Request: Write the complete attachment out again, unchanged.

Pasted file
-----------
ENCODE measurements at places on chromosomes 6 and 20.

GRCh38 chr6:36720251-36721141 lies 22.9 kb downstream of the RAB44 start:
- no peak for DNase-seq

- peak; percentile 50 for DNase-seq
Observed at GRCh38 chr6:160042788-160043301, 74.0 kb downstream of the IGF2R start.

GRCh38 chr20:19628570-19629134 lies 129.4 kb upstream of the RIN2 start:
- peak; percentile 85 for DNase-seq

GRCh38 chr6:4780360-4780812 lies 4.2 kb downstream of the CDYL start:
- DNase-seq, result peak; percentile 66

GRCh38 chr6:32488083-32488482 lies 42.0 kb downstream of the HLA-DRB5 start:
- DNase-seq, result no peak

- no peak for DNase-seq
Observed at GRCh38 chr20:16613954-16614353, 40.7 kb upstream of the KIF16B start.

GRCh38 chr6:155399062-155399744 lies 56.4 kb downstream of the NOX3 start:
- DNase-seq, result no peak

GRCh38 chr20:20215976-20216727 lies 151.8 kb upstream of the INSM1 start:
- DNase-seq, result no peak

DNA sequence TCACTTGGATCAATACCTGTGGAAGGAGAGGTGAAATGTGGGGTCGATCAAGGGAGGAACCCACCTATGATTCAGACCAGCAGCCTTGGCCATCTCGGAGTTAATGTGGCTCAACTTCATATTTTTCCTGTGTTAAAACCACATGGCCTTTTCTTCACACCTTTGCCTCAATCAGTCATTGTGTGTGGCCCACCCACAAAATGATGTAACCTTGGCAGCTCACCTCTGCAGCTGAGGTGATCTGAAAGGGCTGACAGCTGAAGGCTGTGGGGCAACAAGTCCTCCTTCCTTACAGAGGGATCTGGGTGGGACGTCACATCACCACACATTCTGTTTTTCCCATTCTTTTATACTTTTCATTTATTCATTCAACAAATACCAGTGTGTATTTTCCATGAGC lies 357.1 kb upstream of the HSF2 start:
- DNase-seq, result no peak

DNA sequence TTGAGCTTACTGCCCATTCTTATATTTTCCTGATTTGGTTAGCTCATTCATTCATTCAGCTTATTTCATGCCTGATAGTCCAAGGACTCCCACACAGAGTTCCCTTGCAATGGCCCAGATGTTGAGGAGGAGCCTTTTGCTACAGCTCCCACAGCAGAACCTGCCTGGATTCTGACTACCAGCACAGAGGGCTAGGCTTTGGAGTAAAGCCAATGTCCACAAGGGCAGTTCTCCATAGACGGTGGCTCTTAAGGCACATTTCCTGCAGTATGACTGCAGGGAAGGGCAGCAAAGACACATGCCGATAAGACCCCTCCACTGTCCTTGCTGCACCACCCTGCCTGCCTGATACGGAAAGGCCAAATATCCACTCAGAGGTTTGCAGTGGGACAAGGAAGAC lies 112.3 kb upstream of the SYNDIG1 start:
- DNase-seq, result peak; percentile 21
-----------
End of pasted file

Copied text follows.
ENCODE measurements at places on chromosomes 6 and 20.

GRCh38 chr6:36720251-36721141 lies 22.9 kb downstream of the RAB44 start:
- no peak for DNase-seq

- peak; percentile 50 for DNase-seq
Observed at GRCh38 chr6:160042788-160043301, 74.0 kb downstream of the IGF2R start.

GRCh38 chr20:19628570-19629134 lies 129.4 kb upstream of the RIN2 start:
- peak; percentile 85 for DNase-seq

GRCh38 chr6:4780360-4780812 lies 4.2 kb downstream of the CDYL start:
- DNase-seq, result peak; percentile 66

GRCh38 chr6:32488083-32488482 lies 42.0 kb downstream of the HLA-DRB5 start:
- DNase-seq, result no peak

- no peak for DNase-seq
Observed at GRCh38 chr20:16613954-16614353, 40.7 kb upstream of the KIF16B start.

GRCh38 chr6:155399062-155399744 lies 56.4 kb downstream of the NOX3 start:
- DNase-seq, result no peak

GRCh38 chr20:20215976-20216727 lies 151.8 kb upstream of the INSM1 start:
- DNase-seq, result no peak

DNA sequence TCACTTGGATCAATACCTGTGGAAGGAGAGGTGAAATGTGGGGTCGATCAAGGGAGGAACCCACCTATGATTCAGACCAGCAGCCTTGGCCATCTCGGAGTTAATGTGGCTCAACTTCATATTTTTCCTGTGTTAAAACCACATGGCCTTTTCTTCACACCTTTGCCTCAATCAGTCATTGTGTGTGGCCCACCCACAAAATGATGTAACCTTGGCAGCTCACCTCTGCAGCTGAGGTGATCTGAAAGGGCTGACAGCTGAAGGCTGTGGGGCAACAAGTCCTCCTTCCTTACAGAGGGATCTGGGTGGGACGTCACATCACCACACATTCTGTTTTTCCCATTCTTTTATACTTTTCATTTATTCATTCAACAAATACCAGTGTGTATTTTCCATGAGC lies 357.1 kb upstream of the HSF2 start:
- DNase-seq, result no peak

DNA sequence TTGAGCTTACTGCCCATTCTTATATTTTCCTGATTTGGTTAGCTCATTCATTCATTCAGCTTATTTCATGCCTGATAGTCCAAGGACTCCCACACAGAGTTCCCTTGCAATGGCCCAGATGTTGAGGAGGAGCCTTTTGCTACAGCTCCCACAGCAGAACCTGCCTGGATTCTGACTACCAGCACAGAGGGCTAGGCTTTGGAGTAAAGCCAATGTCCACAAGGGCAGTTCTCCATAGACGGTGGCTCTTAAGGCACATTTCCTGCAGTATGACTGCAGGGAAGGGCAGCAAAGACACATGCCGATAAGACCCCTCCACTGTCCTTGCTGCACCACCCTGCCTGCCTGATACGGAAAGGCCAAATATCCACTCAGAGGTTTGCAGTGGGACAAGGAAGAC lies 112.3 kb upstream of the SYNDIG1 start:
- DNase-seq, result peak; percentile 21